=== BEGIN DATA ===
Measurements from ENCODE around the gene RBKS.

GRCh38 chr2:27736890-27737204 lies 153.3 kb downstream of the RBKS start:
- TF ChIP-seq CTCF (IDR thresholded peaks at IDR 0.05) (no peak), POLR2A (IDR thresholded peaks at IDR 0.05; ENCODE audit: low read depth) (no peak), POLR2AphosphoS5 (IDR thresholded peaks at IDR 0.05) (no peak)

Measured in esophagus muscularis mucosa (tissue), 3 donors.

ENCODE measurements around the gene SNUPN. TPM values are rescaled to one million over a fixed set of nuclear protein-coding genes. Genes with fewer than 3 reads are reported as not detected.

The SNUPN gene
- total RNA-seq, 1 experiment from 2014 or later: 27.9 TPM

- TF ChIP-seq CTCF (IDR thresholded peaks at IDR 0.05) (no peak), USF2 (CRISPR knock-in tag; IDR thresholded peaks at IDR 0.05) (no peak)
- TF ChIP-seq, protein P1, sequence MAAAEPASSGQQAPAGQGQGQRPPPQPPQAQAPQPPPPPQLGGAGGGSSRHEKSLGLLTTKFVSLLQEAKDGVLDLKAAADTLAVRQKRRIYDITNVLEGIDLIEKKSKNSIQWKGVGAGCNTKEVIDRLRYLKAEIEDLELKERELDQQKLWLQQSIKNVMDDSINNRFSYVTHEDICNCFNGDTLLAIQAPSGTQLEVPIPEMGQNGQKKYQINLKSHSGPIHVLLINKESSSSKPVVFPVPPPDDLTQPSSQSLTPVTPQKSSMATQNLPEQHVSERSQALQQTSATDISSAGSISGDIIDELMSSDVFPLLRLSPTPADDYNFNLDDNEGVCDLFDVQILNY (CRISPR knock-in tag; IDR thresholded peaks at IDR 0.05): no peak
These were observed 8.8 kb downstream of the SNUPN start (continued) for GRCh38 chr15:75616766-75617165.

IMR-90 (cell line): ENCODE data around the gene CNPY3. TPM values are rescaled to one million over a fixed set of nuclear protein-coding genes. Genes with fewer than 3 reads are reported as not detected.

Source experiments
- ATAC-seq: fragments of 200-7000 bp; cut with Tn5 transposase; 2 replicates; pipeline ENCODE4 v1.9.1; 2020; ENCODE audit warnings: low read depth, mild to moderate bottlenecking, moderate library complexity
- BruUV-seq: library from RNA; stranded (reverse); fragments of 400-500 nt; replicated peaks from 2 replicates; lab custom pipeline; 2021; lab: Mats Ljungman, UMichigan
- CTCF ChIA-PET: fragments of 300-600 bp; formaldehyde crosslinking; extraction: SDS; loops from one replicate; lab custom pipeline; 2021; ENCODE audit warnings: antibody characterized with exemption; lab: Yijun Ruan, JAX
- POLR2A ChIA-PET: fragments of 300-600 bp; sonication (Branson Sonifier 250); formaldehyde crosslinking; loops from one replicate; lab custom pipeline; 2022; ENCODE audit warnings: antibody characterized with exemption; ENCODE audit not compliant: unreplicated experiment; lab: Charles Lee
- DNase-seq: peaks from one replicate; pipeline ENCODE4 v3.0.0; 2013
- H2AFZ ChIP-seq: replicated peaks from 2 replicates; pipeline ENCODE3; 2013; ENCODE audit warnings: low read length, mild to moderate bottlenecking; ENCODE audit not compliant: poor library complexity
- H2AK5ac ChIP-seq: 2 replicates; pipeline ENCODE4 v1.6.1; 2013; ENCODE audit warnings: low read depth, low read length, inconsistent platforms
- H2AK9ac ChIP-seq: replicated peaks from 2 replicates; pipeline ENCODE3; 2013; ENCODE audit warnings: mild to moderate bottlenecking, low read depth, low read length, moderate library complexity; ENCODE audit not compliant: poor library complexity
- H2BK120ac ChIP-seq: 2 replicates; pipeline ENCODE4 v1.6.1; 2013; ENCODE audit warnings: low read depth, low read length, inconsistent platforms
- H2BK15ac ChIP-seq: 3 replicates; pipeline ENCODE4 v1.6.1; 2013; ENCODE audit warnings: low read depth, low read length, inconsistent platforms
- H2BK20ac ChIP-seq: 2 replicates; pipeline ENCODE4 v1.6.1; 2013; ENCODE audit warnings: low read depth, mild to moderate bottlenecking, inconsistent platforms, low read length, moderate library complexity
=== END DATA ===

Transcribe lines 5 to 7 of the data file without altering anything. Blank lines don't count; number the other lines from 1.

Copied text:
ENCODE measurements around the gene SNUPN. TPM values are rescaled to one million over a fixed set of nuclear protein-coding genes. Genes with fewer than 3 reads are reported as not detected.

The SNUPN gene
- total RNA-seq, 1 experiment from 2014 or later: 27.9 TPM